By Steve Pascoe
Resilience has been the buzz word in the disaster management business for the past decade. It has been the subject of heaps of research and needs to be in the title if you want your grant application or project to be successful. But is resilience the real problem to be solved in addressing our response to disasters?
Humans are inherently resilient. If you spend time in a developing country, you realise that people can tolerate and adapt to terrible circumstances, often without any support from their governments. They love their children, care for their neighbours, manage their threats (as best they can), and develop independent,strong, wonderful communities.
I grew up in a small rural township and when bad things happened, townsfolk would band together to help those who were most in need. Cakes baked, dinners provided, ears lent, shoulders cried on, shelter offered, materials and labour donated. Over the past decades we have witnessed a growing expectation that governments will solve our problems. In disaster management, this has resulted in expectations
that agencies can prevent disasters from happening, that warnings will be provided in real time (and personally!), and that when disasters do happen, government will roll into town, providing all the support required for people to get their lives back on track, in a time that our media thinks is appropriate.
The magnitude, frequency, and complexity of disasters in the last few decades has proven that these expectations are seldom met and that at some point, many communities have come to the conclusion that they are largely on their own. Some communities even find that government and its agencies, rather than solving problems, actually create more stress and challenge. Promises not delivered, competitive grant processes, excessive demands on volunteers, pursuing government outcomes ahead of community outcomes, are just a few examples.
So if the experience from the last decades is that governments and it’s agencies are not great at managing the threat and impact of disasters on communities, why do we persist with this dependent expectation. Who benefits, what are the options, and
why is it hard to change?
My observations and conclusions are that everyone benefits from this dependency arrangement. I even suggest that we are all ‘addicted’ to this arrangement.Politicians and governments get re-elected on promises of fixing everything, government agencies dramatically expand their budgets and power, agency officers develop an unhealthy sense of their own importance, media gets terrific headlines from failure, and tax payers get to do very little and blame everyone else.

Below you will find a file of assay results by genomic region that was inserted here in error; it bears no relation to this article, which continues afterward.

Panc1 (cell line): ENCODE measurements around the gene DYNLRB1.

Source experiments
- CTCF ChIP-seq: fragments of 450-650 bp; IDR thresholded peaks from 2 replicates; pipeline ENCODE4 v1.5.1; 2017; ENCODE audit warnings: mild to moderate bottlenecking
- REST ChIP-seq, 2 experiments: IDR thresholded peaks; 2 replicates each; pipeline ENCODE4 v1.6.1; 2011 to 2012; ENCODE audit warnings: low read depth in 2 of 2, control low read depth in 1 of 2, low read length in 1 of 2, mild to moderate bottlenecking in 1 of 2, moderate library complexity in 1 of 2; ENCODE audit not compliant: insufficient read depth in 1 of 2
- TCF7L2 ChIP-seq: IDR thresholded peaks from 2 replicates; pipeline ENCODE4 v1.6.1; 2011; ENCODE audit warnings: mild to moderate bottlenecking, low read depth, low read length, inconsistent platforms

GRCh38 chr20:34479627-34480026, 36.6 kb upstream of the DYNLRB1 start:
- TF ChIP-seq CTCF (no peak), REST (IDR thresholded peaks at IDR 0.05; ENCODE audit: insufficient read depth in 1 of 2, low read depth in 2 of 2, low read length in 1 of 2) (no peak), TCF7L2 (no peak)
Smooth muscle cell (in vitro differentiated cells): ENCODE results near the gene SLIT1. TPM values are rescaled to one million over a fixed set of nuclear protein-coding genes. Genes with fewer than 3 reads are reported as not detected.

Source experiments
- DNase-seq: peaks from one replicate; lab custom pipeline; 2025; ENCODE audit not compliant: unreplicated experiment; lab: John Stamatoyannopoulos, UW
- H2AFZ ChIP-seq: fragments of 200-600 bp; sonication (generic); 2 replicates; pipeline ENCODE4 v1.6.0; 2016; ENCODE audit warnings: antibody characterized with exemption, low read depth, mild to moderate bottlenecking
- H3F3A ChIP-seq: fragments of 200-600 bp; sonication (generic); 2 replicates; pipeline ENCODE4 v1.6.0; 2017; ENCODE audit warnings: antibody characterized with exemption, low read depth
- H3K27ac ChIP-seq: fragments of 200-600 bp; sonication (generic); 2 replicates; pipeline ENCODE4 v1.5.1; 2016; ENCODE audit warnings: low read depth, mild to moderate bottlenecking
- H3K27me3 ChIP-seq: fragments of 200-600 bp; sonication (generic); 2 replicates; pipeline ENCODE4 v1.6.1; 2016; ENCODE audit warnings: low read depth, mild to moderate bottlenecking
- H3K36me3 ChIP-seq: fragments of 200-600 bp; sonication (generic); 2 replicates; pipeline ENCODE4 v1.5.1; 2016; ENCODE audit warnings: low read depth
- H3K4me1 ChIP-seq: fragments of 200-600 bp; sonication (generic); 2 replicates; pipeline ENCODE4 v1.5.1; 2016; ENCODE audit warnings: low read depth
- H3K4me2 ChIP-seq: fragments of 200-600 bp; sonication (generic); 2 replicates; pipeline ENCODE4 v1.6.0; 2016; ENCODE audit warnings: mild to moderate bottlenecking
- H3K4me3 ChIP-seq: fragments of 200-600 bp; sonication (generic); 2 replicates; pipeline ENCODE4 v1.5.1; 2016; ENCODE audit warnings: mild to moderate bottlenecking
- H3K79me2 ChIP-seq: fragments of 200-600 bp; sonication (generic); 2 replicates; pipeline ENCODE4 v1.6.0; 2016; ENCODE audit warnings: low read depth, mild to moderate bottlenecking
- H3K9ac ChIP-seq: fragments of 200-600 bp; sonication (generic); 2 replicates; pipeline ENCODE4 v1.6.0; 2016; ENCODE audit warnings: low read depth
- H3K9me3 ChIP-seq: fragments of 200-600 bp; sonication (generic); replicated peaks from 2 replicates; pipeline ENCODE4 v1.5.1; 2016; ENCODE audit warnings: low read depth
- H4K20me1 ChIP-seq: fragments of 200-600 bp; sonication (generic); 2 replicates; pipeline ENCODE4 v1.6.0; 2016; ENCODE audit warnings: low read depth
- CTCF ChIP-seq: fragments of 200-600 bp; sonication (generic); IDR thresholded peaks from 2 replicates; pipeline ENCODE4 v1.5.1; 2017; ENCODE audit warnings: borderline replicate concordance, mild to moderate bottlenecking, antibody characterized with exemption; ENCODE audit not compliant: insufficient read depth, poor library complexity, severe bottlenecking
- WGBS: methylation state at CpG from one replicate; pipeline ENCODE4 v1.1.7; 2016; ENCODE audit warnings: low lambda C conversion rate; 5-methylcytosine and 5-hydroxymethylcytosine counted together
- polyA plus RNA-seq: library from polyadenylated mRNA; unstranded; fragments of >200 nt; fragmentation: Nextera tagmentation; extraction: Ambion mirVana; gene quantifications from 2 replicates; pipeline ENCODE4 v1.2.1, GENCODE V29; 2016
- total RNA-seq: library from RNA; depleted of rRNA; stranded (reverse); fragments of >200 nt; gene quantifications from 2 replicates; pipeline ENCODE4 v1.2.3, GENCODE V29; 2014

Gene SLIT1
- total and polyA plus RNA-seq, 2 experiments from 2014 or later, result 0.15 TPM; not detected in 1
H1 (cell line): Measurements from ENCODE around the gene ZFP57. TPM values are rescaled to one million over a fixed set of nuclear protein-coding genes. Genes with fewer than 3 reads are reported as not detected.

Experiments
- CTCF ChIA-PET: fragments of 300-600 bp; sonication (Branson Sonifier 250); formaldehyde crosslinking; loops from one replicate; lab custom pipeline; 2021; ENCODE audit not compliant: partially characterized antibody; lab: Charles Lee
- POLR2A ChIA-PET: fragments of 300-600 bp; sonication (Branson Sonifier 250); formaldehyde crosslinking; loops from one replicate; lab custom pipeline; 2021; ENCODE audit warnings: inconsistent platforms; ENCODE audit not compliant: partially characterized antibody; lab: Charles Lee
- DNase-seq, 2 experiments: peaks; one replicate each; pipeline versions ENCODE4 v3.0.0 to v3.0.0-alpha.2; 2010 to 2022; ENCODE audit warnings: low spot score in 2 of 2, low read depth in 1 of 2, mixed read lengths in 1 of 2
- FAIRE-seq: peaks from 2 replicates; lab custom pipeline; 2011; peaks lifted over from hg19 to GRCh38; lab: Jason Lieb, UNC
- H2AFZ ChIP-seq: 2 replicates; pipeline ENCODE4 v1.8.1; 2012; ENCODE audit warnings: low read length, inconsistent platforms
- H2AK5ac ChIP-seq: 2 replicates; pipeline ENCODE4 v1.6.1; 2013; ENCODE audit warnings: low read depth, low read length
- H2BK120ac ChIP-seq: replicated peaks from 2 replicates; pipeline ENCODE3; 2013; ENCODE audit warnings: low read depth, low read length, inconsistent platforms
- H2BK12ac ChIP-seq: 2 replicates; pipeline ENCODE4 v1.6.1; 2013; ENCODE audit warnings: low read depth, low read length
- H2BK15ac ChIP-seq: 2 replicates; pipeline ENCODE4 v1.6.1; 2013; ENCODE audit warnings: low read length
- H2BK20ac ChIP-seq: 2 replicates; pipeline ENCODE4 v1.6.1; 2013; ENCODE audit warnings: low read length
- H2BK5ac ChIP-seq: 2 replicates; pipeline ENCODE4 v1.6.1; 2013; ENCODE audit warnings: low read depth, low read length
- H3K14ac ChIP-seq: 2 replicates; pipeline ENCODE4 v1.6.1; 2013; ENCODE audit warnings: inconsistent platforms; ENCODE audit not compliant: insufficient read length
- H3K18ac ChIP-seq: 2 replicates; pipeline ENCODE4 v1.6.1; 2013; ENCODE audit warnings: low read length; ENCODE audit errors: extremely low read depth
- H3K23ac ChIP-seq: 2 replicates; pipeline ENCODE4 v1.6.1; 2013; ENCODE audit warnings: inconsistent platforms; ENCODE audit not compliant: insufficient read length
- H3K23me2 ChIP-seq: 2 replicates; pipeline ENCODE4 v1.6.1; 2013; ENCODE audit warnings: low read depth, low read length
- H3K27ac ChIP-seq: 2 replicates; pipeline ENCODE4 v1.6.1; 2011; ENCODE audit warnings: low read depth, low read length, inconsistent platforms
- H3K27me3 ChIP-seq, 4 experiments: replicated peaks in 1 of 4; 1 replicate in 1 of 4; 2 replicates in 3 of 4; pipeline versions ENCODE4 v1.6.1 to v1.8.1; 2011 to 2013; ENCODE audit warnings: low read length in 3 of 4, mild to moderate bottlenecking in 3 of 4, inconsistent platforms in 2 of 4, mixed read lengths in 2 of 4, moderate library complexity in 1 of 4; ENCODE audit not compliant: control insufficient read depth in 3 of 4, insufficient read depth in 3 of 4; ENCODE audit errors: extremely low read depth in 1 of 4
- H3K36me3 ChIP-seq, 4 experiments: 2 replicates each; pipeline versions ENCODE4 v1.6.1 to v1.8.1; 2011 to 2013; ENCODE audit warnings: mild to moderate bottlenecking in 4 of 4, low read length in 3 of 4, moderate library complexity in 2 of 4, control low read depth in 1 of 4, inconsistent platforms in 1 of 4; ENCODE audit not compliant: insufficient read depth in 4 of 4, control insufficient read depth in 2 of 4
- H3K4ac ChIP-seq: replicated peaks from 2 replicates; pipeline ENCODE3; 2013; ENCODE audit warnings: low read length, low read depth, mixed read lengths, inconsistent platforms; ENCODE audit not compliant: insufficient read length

Resilience is not the problem. People and communities are resilient. They are capable of managing much of their need. They just need help with the things which are beyond their capacity and a willingness from government and its agencies to collaborate and support.
The benefit of communities managing their own wellbeing, with support from government, goes way beyond managing the impact of disasters. Strong, connected communities grow strong healthy people. They utilise and strengthen local resources. They build skills and knowledge. They maximise the efficiency of government funding. They build a legacy that lasts for decades. And they can use
their lived experience to help other communities at risk, or impacted by disasters
Having worked in different levels of government for a number years, facilitating and supporting communities to prepare for and recover from disasters, I have come to the conclusion that it is the systems of government that make it difficult for them to respond to the needs of communities at threat from, or impacted by disasters.
Policies, reporting lines, timeframes, 24 hour media cycles, responding to ‘squeaky wheels’, all constrain the often good people at the pointy end from being able to respond and support communities in the way that is needed. Over the past decade of catastrophic and complex disasters, many communities have found that they are best served by leading their own disaster preparations and/or recovery. By doing so they are able to harness the inherent strength and resources of their communities to deliver what is needed for their people.
They know their resources and vulnerabilities. They know their past and are invested in their future. They have communication networks. They have amazing skills and resources. And all have extraordinary leaders.
So the future of transforming communities is in reversing the dependency paradigm and evolving a partnership approach to disaster management, where communities are trusted, respected, enabled, and resourced to lead before, during and after
disasters. And government and its agencies ask “How can we help?”. Together we do better.